Dear colleagues and students
The University of Cape Town, in collaboration with the African Union’s African Peer Review Mechanism and the Nelson Mandela School of Public Governance, will host a youth-centered public symposium on 24 May 2021.
Under the theme, “Youth development and participation on the African continent amidst the COVID-19 pandemic”, this symposium will mark the annual Africa Day celebrated on 25 May. The symposium takes place against the backdrop of the African Union theme, “Arts, Culture and Heritage: Levers for Building the Africa We Want”, the 15th anniversary of the African Youth Charter, and UCT’s Vision 2030 of “Unleashing human potential for a fair and just society”.
As Africans we have made progress across the continent in the areas of socio-economic development, democracy and good governance but our youth continues to face challenges of meaningful participation and representation in political processes, misalignment of the education curriculum with national and international market demands, high unemployment and conflict forced migration, poor contribution to Africa’s peacebuilding and continental development. The global pandemic has only exacerbated the situation.
By working together, we can see positive change in these areas and build a stronger Africa. The symposium will thus focus on three topics: youth participation in Africa’s peace and security amidst COVID-19, youth participation and contributions towards building a strong African Continental Free Trade Agreement and decolonisation of African education curricula.
The keynote speaker is Bogolo J Kenewendo, an African economist and managing director of Kenewendo Advisory. She is the former Minister of Investment, Trade and Industry in Botswana and a member of the United Nations (UN) Secretary General António Guterres’ High Level Panel on Digital Cooperation, advising him on a rising global trend and how the UN can push for more cooperation in that space. She is also a member of the World Economic Forum Global Future Council for Global Public Goods in the Fourth Industrial Revolution.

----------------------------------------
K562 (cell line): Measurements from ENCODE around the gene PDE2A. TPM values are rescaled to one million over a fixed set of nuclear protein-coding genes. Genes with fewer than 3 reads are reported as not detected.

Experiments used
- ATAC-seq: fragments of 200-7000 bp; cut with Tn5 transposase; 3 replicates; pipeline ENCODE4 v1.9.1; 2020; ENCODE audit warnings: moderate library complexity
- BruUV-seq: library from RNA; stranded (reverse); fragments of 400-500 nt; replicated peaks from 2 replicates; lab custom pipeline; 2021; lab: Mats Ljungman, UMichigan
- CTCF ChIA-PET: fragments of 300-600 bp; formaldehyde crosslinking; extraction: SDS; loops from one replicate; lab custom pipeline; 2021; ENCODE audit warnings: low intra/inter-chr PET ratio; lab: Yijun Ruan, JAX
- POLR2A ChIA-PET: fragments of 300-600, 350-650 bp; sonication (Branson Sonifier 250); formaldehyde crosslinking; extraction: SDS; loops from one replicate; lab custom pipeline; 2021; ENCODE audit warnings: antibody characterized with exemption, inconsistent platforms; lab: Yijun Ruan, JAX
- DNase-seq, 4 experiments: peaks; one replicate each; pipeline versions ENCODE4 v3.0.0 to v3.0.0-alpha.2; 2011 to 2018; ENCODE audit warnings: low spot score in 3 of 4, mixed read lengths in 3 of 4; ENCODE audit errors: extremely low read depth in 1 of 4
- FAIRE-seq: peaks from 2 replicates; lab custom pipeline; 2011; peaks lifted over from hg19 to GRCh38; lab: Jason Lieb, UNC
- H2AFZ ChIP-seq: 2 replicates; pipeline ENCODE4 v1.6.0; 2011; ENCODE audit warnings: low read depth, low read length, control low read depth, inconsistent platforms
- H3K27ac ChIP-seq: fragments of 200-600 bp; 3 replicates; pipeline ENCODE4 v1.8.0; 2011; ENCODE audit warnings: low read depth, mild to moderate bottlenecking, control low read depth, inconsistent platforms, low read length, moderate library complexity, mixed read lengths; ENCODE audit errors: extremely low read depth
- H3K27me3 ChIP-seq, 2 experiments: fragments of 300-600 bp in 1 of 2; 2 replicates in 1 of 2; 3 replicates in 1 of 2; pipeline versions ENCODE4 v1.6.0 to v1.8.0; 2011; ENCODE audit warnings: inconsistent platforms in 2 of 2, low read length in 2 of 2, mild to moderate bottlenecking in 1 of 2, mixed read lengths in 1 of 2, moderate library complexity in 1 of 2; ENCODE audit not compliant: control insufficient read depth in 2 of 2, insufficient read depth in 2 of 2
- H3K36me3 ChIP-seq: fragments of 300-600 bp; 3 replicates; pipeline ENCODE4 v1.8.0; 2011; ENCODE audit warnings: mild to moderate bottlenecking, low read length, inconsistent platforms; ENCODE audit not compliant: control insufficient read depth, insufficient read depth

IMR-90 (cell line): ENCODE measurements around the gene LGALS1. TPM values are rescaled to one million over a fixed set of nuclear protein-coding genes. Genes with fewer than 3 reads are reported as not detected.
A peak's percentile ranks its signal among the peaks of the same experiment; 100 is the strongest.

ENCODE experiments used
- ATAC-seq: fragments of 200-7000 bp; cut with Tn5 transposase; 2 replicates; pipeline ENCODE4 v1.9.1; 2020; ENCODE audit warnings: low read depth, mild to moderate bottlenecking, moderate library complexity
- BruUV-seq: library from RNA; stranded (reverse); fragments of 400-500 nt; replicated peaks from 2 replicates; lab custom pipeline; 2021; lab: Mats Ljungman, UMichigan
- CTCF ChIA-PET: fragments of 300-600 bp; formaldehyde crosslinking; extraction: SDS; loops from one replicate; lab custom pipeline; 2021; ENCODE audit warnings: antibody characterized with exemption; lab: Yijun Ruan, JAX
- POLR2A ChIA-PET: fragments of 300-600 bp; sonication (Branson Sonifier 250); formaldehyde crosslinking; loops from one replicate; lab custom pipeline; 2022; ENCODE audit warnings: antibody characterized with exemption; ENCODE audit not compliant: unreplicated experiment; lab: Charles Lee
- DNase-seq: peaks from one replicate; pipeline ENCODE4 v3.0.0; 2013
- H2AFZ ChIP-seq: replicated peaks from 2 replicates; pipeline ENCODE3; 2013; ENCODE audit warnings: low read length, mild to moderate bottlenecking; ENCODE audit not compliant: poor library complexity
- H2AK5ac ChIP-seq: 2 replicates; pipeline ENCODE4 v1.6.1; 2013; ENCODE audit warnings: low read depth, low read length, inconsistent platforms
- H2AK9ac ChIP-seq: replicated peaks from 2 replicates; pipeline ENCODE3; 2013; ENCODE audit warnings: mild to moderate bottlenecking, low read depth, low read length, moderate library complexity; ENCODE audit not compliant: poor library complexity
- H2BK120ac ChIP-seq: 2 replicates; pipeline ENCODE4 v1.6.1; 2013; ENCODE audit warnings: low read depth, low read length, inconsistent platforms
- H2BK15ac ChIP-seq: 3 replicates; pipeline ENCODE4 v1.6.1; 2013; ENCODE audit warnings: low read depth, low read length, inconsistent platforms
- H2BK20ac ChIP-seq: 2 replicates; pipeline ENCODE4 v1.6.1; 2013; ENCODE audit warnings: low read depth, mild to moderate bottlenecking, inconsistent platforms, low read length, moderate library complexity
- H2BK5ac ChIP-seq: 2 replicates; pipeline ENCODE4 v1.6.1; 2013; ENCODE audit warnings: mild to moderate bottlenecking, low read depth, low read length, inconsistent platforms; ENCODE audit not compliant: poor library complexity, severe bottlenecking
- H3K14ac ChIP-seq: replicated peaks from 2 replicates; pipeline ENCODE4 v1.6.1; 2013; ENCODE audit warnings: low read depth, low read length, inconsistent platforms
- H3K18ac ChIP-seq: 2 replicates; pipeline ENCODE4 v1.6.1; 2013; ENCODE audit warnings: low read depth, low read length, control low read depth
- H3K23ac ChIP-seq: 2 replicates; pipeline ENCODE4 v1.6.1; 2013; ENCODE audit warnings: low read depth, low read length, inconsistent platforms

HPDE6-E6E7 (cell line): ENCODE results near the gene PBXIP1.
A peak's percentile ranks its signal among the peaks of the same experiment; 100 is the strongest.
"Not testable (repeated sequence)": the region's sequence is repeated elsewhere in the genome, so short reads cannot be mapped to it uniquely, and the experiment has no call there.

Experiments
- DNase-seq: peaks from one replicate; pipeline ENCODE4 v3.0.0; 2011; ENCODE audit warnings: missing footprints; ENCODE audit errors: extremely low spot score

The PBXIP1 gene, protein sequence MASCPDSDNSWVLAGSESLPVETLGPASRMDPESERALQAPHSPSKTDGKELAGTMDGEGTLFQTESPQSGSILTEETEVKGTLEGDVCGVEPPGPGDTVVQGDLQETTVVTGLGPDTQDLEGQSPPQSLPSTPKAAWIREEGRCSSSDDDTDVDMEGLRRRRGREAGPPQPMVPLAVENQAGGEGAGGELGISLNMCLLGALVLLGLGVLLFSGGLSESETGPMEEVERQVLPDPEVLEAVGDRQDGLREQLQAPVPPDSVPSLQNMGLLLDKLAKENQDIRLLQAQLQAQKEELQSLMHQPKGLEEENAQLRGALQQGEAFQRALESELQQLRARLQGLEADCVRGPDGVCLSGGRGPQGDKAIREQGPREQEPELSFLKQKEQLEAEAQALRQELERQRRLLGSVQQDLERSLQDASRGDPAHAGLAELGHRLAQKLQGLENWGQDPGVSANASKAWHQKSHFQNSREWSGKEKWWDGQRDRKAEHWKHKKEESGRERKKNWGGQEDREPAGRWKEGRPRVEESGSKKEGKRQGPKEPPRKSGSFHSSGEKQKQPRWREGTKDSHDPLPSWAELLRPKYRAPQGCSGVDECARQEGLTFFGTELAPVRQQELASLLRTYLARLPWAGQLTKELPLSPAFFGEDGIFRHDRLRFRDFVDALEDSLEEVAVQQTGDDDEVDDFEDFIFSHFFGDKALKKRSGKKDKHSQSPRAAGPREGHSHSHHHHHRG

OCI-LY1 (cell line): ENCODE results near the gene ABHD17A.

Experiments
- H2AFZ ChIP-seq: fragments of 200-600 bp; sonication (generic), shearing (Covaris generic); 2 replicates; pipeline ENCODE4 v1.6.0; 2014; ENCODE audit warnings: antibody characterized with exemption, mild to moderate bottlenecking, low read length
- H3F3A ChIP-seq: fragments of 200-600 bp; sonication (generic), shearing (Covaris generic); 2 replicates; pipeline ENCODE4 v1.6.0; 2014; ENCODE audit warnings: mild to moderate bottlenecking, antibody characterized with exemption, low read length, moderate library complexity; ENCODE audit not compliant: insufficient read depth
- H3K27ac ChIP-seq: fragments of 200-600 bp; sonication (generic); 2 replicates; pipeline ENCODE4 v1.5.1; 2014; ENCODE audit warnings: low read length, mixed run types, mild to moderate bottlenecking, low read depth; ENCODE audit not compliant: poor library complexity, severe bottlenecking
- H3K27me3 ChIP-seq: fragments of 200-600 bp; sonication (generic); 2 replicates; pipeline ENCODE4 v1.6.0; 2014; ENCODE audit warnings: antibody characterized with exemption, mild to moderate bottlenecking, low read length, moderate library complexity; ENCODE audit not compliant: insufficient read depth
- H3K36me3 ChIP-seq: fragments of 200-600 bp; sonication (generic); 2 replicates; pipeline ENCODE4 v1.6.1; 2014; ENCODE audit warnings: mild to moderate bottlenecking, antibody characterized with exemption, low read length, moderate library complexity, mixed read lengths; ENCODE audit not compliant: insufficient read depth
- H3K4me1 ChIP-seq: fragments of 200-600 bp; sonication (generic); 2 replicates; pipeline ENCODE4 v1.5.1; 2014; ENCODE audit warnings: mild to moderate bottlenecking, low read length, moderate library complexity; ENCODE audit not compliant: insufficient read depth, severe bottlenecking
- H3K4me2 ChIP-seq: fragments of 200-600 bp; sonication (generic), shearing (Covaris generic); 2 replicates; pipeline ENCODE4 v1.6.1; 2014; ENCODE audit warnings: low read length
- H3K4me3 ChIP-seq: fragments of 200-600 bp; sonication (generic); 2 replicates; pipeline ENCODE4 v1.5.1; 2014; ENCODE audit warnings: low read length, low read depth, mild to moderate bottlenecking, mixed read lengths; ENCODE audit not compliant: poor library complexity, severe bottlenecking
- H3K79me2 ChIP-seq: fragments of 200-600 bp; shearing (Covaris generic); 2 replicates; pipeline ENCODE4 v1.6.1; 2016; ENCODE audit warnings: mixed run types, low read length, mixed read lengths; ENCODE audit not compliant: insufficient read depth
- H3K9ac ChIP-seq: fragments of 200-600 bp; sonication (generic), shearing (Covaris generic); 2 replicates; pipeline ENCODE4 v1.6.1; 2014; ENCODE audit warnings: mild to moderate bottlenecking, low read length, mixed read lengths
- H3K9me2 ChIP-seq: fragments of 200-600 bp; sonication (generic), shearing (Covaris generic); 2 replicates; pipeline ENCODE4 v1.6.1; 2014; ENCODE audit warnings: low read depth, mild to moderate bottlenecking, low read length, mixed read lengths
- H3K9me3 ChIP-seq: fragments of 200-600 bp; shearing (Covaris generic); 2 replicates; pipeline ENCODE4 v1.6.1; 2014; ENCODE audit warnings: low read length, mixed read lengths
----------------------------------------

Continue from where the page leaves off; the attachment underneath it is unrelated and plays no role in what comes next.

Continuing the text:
As minister, Kenewendo championed and introduced policy changes and business reforms, including reducing the cost and time to start a business in Botswana from 49 to seven days through various innovations and increased foreign direct investments in one year against the target of the last five years. In line with her passions as an advocate, Kenewendo moved two motions towards the protection of children’s rights in Botswana and in parliament her voice is associated with inclusivity in development and ensuring services reach the people in a timely manner.
Please join us as we discuss how to continue to build a better Africa by prioritising the youth, our future leaders who will continue to take us towards unity and greatness.
When: Monday, 24 May 2021
Time: 10:00-13:00 SAST
Professor Mamokgethi Phakeng
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